President Donald Trump signed an executive order on Thursday banning transactions with ByteDance, the parent company of popular app TikTok. The White House also announced that he signed a similar order banning transactions with WeChat, a messaging app that is ubiquitous in China, but has a much smaller presence than TikTok in the United States, where it is used mainly by members of the Chinese diaspora, and its owner Tencent.
Both orders will take effect in 45 days, but (and this is a key point) the executive orders are vague and confusing because they say Secretary of State Wilbur Ross will not identify what transactions are covered until then. It’s also still uncertain how the executive orders will affect the apps’ operations in the U.S.
(The Los Angeles Times reports a White House official clarified that the WeChat executive order only applies to transactions related to WeChat, not Tencent’s other holdings, which include stakes in several U.S. companies including Tesla, Snap and Spotify. But that is unclear from the language of the order).
The orders cite the International Emergency Economic Powers Act and the National Emergencies Act. It is important to note that naming the apps’ operations in the United States as a national emergency is an act that is highly unprecedented and the legality of the orders will likely be challenged. ByteDance is currently pushing back against the Indian government’s July decision to ban TikTok along with 59 other apps; like the U.S., India also cited national security concerns around user data collection.
Microsoft announced over the weekend that it is in negotiations to buy TikTok from ByteDance, naming September 15 as a deadline for negotiations. The order would take effect shortly after the deadline set by Microsoft for the deal. ByteDance reportedly agreed to give up its entire ownership in the app even though it had previously wanted to maintain a minority stake.
Trump announced at the end of last month that he planned to ban TikTok through the use of an executive order. The president and government officials, including Secretary of State Michael Pompeo, have made escalating comments over the past few weeks alleging that TikTok is a threat to national security. While TikTok is owned by ByteDance, the Beijing-based company (which also operates a Chinese version of the app called Douyin) has taken steps to distance TikTok from its Chinese operations, and claims that its data is stored outside of China.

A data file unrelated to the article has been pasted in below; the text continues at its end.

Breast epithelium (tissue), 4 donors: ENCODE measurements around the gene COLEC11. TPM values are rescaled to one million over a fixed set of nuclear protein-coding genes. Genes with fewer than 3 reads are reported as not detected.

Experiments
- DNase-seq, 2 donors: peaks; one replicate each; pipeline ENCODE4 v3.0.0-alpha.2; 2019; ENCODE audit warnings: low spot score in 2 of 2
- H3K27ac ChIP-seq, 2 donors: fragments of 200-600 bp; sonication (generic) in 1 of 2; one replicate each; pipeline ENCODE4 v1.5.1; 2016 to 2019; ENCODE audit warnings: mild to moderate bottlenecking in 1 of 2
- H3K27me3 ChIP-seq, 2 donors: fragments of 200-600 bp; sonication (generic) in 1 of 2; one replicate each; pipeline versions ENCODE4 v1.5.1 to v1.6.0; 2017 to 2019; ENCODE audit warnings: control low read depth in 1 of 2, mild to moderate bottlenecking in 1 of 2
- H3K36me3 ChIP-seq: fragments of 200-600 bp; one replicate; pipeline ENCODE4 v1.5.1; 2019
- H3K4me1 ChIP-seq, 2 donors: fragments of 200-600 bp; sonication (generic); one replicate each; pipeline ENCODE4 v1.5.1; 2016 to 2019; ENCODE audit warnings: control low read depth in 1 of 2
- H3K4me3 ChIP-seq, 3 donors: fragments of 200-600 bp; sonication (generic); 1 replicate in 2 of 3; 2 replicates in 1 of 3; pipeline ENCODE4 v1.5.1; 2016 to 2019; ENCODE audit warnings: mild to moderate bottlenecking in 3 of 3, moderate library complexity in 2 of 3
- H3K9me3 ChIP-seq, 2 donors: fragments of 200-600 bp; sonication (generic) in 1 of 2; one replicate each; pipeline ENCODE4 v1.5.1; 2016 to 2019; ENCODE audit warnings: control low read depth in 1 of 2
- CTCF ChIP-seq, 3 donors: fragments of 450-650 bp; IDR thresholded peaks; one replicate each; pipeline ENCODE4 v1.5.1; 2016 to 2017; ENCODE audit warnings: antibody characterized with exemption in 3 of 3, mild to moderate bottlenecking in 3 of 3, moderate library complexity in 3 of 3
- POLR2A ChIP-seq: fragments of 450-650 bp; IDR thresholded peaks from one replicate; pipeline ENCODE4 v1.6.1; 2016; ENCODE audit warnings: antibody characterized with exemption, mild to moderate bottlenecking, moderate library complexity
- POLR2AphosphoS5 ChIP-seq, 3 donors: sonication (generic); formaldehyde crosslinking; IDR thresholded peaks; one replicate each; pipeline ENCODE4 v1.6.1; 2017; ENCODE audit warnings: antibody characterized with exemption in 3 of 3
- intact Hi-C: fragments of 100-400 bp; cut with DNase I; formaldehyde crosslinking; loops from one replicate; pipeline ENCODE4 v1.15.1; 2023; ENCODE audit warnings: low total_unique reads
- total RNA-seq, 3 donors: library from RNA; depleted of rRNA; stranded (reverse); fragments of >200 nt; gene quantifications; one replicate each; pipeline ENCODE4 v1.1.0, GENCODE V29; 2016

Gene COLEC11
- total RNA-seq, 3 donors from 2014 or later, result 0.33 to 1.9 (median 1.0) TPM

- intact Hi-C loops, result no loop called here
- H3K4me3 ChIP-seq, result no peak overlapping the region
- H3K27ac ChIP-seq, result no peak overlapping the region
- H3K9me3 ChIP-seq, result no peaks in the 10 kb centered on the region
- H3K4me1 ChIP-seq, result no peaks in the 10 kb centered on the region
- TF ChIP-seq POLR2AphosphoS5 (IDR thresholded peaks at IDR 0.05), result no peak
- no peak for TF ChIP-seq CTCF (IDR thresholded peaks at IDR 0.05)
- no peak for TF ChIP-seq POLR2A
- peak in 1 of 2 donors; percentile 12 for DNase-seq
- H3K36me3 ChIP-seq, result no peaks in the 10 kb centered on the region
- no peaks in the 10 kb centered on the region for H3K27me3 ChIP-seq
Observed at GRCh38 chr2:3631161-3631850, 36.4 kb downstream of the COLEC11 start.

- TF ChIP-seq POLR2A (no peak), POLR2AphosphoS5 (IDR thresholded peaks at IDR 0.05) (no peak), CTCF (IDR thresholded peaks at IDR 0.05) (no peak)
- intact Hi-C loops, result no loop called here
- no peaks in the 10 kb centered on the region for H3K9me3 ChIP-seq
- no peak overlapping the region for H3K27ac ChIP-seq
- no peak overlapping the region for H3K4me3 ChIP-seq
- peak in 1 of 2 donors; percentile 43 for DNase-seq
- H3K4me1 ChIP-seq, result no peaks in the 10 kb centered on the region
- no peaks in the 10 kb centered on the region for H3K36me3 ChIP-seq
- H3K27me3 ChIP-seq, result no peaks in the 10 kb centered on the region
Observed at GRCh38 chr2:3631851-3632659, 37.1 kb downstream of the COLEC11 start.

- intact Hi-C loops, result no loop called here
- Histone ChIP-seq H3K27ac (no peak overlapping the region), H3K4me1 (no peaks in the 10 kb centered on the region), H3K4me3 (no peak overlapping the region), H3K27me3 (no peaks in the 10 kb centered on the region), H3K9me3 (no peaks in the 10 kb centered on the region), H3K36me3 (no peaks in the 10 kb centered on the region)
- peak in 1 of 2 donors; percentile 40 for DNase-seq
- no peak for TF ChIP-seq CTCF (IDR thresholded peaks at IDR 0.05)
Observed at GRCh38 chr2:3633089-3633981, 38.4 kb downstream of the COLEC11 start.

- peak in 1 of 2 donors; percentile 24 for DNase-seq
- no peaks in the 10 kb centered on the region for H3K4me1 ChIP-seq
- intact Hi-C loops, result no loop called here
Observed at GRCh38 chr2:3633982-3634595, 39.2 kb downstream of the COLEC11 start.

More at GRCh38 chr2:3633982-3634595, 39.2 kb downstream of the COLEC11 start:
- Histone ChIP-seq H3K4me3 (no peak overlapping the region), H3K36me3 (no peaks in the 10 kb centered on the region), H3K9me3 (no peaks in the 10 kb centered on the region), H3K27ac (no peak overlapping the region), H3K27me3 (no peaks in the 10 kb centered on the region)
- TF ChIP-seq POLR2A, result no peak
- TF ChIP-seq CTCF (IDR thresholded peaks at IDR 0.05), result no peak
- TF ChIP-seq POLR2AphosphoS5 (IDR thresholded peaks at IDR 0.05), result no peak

Trump’s executive order on ByteDance said that “the spread in the United States of mobile applications developed and owned by companies in the People’s Republic of China…continues to threaten the national security, foreign policy, and economy of the United States. At this time, action must be taken to address the threat posed by one mobile application in particular, TikTok.”
In 45 days, transactions by any person or property subject to U.S. jurisdiction with ByteDance or any of its subsidiaries will be prohibited “to the extent that they are permitted under applicable law.” The order claims that TikTok’s access to user data including location, browsing and search histories “threatens to allow the Chinese Communist Party access to American’s personal and proprietary information–potentially allowing China to track the locations of Federal employees and contractors, build dossiers of personal information for blackmail, and conduct corporate espionage.”
Sweeping Tencent ban
Trump’s executive order on WeChat was less expected, but not a complete surprise because Pompeo named the messaging app earlier this week when he said Trump was planning to take action “shortly” on TikTok and other Chinese companies. Like ByteDance, Trump claims WeChat’s data collection is a national security threat and may give the Chinese Communist Party access to user information. The order also cites WeChat’s censorship of material deemed politically sensitive by the Chinese government.
The scope of the order reaches beyond WeChat, restricting U.S. companies from conducting transactions with Tencent as well as its subsidiaries.
The big mystery is how the Secretary of Commerce will define “transaction” in 45 days. Trump might have just inadvertently dealt a blow to some of the biggest tech and entertainment companies in the U.S. backed by Tencent. The Chinese giant is often compared to SoftBank for its extensive investment footprint. What kinds of financial agreements are there in the majority stake cases? Dividends? Bonuses payable to board members?
Over the years, Tencent has taken stakes in Spotify, Snap, Reddit, Tesla, Warner Music, Universal Music, and lucrative games makers in the U.S. including Fortnite maker Epic Games and Riot Games, the studio behind League of Legends.
WeChat and Microsoft declined to comment. TechCrunch has also contacted ByteDance and the White House.